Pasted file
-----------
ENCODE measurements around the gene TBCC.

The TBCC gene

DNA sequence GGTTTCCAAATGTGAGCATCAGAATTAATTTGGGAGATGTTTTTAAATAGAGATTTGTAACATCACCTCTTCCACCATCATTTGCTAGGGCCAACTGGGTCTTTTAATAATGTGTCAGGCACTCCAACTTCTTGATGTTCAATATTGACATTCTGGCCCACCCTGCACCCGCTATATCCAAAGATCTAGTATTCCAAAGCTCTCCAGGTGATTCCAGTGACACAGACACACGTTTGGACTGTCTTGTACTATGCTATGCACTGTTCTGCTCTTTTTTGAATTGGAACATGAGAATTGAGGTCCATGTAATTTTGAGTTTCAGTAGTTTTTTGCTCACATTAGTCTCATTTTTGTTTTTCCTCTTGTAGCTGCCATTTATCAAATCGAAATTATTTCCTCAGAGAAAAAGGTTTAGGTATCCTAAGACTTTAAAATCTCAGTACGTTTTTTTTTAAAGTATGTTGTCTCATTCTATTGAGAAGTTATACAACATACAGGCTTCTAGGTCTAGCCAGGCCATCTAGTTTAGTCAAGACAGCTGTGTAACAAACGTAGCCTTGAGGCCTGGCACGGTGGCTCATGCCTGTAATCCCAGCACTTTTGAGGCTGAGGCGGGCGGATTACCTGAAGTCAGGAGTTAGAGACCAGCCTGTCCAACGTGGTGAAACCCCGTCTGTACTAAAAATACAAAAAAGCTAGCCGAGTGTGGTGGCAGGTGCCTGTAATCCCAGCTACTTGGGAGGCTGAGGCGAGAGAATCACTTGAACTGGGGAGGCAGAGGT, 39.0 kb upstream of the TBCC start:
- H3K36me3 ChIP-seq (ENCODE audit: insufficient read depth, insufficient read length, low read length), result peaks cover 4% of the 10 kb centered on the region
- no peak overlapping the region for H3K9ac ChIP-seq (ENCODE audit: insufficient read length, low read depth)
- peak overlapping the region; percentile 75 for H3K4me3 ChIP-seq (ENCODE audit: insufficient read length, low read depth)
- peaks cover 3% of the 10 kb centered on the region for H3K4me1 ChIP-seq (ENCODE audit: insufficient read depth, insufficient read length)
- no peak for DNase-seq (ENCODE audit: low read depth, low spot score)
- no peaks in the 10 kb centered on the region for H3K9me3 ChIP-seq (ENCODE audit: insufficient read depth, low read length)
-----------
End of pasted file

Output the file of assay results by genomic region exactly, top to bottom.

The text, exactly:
ENCODE measurements around the gene TBCC.

The TBCC gene

DNA sequence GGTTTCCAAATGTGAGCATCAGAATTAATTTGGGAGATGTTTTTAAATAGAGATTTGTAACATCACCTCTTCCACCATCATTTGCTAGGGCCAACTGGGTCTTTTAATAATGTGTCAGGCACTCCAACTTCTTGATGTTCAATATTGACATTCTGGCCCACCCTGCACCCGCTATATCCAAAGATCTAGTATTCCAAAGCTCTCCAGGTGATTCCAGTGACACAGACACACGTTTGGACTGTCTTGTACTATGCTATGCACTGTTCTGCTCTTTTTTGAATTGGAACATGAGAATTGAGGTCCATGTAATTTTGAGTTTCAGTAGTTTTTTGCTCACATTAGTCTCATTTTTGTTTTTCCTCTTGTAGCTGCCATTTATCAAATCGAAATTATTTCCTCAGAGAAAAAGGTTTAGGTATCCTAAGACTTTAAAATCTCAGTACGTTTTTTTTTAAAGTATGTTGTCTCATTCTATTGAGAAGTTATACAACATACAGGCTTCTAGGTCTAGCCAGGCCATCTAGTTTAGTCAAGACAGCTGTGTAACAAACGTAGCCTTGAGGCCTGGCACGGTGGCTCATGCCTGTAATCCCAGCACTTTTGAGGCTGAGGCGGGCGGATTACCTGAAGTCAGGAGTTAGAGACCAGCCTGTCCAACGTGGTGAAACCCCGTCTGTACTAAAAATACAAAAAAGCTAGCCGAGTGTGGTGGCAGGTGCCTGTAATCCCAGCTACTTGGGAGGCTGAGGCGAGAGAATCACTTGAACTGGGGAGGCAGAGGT, 39.0 kb upstream of the TBCC start:
- H3K36me3 ChIP-seq (ENCODE audit: insufficient read depth, insufficient read length, low read length), result peaks cover 4% of the 10 kb centered on the region
- no peak overlapping the region for H3K9ac ChIP-seq (ENCODE audit: insufficient read length, low read depth)
- peak overlapping the region; percentile 75 for H3K4me3 ChIP-seq (ENCODE audit: insufficient read length, low read depth)
- peaks cover 3% of the 10 kb centered on the region for H3K4me1 ChIP-seq (ENCODE audit: insufficient read depth, insufficient read length)
- no peak for DNase-seq (ENCODE audit: low read depth, low spot score)
- no peaks in the 10 kb centered on the region for H3K9me3 ChIP-seq (ENCODE audit: insufficient read depth, low read length)